Dr. Wernher von Braun (1912–1977) was one of the most important rocket developers and champions of space exploration in the twentieth century. As a youth he became enamored with the possibilities of space exploration by reading the work of Hermann Oberth, whose 1923 book The Rocket into Interplanetary Space, prompted von Braun to master calculus and trigonometry so he could understand the physics of rocketry. From his teenage years, von Braun had held a keen interest in space flight, becoming involved in the German Society for Space Travel (VfR) in 1928. As a means of furthering his desire to build large and capable rockets, in late 1932 he went to work for the German army to develop liquid-fuel missiles. Based on his army-funded research on liquid-propellant rocketry, von Braun received a doctorate in physics on July 27, 1934, from the main university in Berlin. Von Braun was a member of an SS equestrian unit in 1933–34, joined the Nazi Party in 1937 and became a junior SS officer in 1940.
The V–2 ballistic missile, the antecedent of U.S. and Soviet intercontinental ballistic missiles and space launch vehicles, was the primary brainchild of von Braun’s rocket team. After 1937 they worked at a secret laboratory at Peenemünde on the Baltic coast. A liquid propellant missile 46 feet in length and weighing 29,000 pounds, the V-2 flew at speeds in excess of 3,500 miles per hour and delivered a 2,200-pound warhead to a target 200 miles away. First successfully launched in October 1942, it was employed against targets in Western Europe, including London, Paris, and Antwerp, beginning in September 1944.
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Following Royal Air Force bombing of Peenemünde on the night of 17–18 August 1943, the Nazi leadership made the decision to move production to a new underground facility. This V-2 assembly plant, called the Mittelwerk, was in central Germany near Nordhausen, utilized enslaved labor from the attached Mittelbau-Dora concentration camp. Outfitting the underground facilities began in 1943 with production beginning late 1944. Brutal conditions in the underground facility led to a high mortality rate among the laborers. Though he remined at the test facility at Peenemünde almost to the end of the war, von Braun later testified (1969) to have traveled to the Nordhausen area around 15 times between the late 1943 and February 1945. These typically one-day visits involved trips to the Mittelwerk to communicate changes in V-2 design and final acceptance criteria resulting from continued testing at Peenemünde. Von Braun was well aware of the terrible conditions and was involved in decision-making about the use of slave labor. The camp was liberated by American forces in April 1945.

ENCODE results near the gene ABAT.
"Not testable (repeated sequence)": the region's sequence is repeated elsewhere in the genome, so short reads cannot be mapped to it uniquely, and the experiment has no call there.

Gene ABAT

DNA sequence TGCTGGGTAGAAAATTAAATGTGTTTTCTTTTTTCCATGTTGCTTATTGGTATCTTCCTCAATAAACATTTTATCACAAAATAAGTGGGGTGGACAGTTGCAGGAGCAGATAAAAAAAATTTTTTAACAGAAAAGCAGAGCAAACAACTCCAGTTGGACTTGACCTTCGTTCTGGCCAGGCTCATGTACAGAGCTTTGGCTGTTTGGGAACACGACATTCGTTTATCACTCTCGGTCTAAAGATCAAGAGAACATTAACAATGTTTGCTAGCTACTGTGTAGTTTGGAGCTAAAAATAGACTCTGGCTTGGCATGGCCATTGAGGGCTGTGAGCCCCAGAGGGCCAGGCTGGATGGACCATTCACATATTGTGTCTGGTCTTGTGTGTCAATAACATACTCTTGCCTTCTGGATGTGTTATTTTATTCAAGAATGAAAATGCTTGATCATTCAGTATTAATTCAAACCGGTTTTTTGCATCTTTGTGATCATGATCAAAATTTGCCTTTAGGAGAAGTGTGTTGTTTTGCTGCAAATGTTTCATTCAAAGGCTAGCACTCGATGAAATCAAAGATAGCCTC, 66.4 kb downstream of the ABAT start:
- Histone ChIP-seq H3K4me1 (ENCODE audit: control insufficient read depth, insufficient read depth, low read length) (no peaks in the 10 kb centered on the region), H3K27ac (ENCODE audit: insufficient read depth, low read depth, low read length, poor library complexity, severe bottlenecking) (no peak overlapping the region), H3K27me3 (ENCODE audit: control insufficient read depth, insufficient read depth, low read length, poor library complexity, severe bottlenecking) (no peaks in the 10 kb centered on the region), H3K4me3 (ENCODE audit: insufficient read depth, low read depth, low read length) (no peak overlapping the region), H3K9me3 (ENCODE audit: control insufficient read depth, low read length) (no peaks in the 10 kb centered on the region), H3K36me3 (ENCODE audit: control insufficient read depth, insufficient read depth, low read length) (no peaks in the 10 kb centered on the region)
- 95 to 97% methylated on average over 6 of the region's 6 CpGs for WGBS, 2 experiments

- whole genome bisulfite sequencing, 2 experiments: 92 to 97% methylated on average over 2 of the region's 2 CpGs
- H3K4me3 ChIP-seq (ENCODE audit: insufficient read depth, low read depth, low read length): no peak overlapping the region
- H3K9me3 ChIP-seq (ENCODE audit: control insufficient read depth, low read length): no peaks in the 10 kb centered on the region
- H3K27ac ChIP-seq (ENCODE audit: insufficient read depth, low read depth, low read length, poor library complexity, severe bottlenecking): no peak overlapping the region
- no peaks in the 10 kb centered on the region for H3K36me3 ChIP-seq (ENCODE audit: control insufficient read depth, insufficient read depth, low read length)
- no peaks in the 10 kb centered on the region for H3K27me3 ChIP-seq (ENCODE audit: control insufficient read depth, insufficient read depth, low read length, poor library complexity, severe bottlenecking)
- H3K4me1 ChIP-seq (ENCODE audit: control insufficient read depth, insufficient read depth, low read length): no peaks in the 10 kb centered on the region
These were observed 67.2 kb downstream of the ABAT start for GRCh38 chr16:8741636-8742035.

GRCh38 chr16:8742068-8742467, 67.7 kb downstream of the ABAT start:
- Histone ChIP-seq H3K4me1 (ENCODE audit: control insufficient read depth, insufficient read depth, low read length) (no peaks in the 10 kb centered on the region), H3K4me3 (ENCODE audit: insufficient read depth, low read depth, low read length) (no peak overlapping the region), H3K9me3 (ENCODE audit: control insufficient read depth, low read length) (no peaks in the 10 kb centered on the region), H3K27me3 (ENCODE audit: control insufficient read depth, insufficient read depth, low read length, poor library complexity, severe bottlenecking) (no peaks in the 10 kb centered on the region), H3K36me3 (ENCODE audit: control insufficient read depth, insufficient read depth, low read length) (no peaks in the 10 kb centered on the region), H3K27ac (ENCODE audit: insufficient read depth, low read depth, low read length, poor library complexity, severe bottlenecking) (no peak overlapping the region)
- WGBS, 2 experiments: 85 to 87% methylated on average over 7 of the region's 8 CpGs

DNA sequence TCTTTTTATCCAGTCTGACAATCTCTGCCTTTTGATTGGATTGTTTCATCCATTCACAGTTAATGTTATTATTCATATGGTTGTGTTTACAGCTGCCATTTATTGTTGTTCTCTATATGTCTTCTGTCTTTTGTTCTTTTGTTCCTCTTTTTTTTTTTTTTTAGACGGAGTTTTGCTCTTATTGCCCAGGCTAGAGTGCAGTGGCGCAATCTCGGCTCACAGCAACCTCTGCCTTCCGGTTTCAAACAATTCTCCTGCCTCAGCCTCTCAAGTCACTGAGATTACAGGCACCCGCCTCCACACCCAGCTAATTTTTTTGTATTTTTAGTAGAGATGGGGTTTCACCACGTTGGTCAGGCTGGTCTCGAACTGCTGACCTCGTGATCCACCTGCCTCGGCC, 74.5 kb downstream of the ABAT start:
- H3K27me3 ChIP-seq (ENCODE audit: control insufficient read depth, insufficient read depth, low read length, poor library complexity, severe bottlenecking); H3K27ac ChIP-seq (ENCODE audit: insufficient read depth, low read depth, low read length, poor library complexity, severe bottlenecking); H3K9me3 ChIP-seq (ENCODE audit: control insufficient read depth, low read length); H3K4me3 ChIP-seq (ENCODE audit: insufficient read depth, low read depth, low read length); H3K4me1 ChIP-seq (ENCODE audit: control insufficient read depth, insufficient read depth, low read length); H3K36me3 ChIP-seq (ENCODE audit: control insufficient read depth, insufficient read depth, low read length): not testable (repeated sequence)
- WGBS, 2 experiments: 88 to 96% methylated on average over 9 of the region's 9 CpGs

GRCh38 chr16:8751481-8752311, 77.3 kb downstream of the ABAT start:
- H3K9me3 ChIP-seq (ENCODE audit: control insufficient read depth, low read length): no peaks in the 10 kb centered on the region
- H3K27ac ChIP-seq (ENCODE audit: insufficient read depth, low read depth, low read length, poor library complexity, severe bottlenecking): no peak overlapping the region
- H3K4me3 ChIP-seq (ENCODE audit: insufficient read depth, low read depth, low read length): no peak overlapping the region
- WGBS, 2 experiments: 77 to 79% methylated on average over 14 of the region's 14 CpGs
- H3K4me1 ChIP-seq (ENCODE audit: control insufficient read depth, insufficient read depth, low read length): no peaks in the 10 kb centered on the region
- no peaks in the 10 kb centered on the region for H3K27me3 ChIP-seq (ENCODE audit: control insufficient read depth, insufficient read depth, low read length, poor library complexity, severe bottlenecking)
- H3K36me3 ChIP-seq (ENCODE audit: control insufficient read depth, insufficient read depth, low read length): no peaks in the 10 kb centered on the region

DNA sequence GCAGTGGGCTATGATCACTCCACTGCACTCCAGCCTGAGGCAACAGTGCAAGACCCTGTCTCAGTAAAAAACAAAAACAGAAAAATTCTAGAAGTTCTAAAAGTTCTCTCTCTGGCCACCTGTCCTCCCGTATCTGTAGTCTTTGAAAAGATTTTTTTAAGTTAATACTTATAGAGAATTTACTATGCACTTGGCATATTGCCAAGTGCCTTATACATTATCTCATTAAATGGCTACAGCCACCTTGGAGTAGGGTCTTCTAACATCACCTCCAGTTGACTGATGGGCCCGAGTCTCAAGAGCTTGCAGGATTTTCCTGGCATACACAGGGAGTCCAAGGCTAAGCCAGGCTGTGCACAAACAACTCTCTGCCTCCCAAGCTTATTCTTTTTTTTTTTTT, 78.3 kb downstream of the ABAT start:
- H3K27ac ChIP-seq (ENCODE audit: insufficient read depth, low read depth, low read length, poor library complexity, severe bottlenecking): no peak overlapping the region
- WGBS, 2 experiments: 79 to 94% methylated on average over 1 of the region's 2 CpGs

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By late 1944, it was obvious to von Braun that Germany would be defeated and occupied, and he began planning for the postwar era. Before the Allied capture of the V–2 rocket complex, von Braun was sent south, eventually to Bavaria. He surrendered to the Americans in the Austrian Alps, along with other key team leaders. For 15 years after World War II, Von Braun worked with the U.S. Army in the development of guided missiles. As part of a military operation called Project Paperclip, he and an initial group of about 125 were sent to America where they were installed at Fort Bliss, Texas. There they worked on rockets for the U.S. Army and assisted in V-2 launches at White Sands Proving Ground, New Mexico.
In 1950 von Braun’s team moved to the Redstone Arsenal near Huntsville, Alabama, where they designed the Army’s Redstone and Jupiter ballistic missiles, as well as the Jupiter C, Juno II, and Saturn I launch vehicles. A Jupiter C orbited the first U.S satellite, Explorer I, in 1958. Von Braun also became one of the most prominent advocates for space exploration in the United States during the 1950s, writing numerous books and several articles for magazines such as Collier’s. Von Braun also served as a spokesman for three Walt Disney television programs on space travel, Man in Space.
In 1960, President Eisenhower transferred his rocket development group at Redstone Arsenal from the Army to the newly established National Aeronautics and Space Administration (NASA). Its primary objective was to develop giant Saturn rockets. Accordingly, von Braun became director of NASA’s Marshall Space Flight Center and the chief architect of the Saturn V launch vehicle, the superbooster that would propel Americans to the Moon. At Marshall, the group also worked on the Mercury-Redstone, the rocket that sent the first American astronaut, Alan Shepard, on a suborbital flight on May 5, 1961. Shortly after Shepard’s successful flight, President John F. Kennedy challenged America to send a man to the Moon by the end of the decade. With the July 20, 1969 moon landing, the Apollo 11 mission fulfilled both Kennedy’s mission.
In 1970, NASA leadership asked von Braun to move to Washington, D.C., to head up the strategic planning effort for the agency. He left his home in Huntsville, Alabama, but in 1972 he decided to retire from NASA and work for Fairchild Industries of Germantown, Maryland. He died in Alexandria, Virginia, on June 16, 1977.